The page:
TPG Capital and Bain Capital LLC are interviewing banks to handle the initial public offering for Quintiles Transnational Corp., the biggest provider of testing services to drugmakers, said three people with knowledge of the matter.
TPG and Bain have interviewed several banks in recent weeks and may name advisers soon, said the people, who asked not to be named as the process is private. The company is aiming to go public later this year, according to one of the people. In September, people familiar with the matter said the company may file for the IPO in the next 18 months.
Quintiles’s owners are going ahead with IPO plans as the Standard & Poor’s 500 Index trades at its highest level in five years. So far this year, private-equity-backed companies have performed beyond expectations. Norwegian Cruise Line Holdings Ltd. (NCLH), owned by Apollo Global Management LLC and TPG, priced its offering above the proposed range last week, and Bain-owned Bright Horizons Family Solutions Inc. did the same in its IPO, priced last night.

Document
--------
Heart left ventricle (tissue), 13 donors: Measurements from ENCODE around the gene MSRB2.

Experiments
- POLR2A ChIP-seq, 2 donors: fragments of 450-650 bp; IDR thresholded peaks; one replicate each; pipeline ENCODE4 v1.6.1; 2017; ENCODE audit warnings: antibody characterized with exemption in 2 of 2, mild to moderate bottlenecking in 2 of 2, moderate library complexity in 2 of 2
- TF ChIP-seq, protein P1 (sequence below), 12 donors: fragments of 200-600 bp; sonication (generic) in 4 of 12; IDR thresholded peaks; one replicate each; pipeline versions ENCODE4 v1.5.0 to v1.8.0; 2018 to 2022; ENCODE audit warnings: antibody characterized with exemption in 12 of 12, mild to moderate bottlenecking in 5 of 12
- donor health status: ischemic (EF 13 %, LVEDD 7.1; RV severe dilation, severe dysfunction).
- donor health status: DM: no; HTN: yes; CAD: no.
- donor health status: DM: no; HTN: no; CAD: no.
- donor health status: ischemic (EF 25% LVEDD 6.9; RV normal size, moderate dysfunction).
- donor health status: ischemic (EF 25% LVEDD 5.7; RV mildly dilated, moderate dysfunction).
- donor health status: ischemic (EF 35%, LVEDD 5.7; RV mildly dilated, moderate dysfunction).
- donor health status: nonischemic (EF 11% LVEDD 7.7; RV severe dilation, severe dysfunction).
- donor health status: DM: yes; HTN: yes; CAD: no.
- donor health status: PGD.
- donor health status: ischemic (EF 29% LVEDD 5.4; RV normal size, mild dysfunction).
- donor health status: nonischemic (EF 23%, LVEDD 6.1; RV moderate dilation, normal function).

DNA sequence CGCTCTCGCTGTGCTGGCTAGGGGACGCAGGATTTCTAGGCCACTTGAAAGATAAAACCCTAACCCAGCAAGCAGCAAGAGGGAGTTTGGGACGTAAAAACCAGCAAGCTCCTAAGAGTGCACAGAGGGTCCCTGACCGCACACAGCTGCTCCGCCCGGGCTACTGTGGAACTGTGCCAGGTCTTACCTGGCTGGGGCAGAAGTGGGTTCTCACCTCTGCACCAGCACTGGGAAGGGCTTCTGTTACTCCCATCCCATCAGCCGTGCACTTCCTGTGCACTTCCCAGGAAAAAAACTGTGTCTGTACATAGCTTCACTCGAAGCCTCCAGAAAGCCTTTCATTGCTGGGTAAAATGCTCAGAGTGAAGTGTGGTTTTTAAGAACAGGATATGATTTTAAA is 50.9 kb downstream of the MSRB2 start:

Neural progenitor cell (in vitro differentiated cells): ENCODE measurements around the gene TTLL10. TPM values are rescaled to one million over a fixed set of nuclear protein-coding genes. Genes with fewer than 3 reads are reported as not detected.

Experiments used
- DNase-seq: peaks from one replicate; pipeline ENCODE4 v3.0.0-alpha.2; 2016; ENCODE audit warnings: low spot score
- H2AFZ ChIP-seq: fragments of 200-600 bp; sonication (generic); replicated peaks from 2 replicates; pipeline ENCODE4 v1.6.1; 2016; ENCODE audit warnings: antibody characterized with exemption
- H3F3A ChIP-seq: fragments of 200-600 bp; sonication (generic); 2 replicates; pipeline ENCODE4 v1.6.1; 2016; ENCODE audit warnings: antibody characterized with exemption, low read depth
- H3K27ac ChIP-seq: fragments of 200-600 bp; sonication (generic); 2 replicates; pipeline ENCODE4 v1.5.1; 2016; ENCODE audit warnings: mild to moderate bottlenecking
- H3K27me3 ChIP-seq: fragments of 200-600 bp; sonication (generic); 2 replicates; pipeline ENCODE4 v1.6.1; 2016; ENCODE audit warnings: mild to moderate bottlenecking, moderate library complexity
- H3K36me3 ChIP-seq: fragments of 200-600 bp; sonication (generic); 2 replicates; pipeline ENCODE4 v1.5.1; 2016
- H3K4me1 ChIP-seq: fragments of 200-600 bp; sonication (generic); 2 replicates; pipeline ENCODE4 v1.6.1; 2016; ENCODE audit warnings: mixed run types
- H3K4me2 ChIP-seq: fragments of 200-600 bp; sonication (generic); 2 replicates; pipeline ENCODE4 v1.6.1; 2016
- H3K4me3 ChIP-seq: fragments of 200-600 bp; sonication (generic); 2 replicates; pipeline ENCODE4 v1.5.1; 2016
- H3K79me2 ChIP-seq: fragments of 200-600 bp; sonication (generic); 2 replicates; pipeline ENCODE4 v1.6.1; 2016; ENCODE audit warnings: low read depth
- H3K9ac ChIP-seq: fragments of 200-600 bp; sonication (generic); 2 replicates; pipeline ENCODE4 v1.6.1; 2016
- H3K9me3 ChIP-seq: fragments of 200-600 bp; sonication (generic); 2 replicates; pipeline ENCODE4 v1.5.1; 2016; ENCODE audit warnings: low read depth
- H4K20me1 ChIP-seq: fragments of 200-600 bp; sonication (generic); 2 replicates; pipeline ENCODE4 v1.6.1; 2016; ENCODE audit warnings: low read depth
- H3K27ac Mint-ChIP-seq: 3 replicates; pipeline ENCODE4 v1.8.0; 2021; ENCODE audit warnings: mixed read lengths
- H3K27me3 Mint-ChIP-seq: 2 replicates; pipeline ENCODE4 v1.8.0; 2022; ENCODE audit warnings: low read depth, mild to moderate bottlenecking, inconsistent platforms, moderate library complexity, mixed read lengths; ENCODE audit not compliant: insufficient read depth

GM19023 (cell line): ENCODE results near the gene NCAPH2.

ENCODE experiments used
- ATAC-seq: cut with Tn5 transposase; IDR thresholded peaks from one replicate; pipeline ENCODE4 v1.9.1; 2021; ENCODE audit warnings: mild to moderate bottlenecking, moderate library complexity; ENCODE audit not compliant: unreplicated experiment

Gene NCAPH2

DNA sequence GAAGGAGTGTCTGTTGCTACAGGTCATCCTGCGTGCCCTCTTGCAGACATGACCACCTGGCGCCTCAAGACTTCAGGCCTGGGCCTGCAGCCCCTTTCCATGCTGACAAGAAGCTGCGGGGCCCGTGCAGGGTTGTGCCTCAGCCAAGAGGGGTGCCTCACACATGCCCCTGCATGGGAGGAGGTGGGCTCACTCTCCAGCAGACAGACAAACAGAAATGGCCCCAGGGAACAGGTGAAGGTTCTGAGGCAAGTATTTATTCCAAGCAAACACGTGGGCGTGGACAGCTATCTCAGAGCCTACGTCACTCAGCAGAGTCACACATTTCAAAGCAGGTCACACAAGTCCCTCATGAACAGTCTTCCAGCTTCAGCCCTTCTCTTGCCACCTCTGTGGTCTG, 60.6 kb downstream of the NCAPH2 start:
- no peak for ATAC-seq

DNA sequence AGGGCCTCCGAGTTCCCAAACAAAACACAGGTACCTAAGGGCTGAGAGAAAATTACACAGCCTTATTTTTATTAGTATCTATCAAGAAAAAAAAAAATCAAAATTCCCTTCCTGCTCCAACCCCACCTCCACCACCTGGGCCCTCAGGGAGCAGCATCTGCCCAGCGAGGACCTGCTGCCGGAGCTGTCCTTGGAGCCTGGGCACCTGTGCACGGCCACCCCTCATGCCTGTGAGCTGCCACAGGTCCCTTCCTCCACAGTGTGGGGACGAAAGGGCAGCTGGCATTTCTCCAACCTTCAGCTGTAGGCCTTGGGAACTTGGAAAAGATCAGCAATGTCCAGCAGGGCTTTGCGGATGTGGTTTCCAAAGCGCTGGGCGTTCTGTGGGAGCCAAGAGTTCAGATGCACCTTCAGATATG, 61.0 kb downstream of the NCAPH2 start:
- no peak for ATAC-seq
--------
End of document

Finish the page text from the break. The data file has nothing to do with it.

“Quintiles routinely evaluates its capital strategy, and it is our policy not to comment on these matters,” said Phil Bridges, a spokesman for Quintiles. Representatives for TPG and Boston-based Bain declined to comment.
A group of private-equity firms including Fort Worth, Texas-based TPG and Bain bought Quintiles in 2008 in a deal that valued the Durham, North Carolina-based company at about $3.8 billion, a person familiar with the matter said last year.
Quintiles is among the contract-research organizations whose revenue growth has picked up as drugmakers outsource trials and testing, Moody’s Investors Service said in a Sept. 12 research note. The company hired new Chief Executive Officer Tom Pike in April and has bought up smaller competitors.
Two of Quintiles’s biggest competitors by sales are inVentiv Health Inc. and Catalent Pharma Solutions Inc., according to Moody’s, and both are closely held by private- equity firms. Blackstone Group LP acquired Catalent from Cardinal Health Inc. in 2007 for $3.3 billion, according to data compiled by Bloomberg. Thomas H. Lee Partners LP bought inVentiv in 2010 for $1.09 billion.
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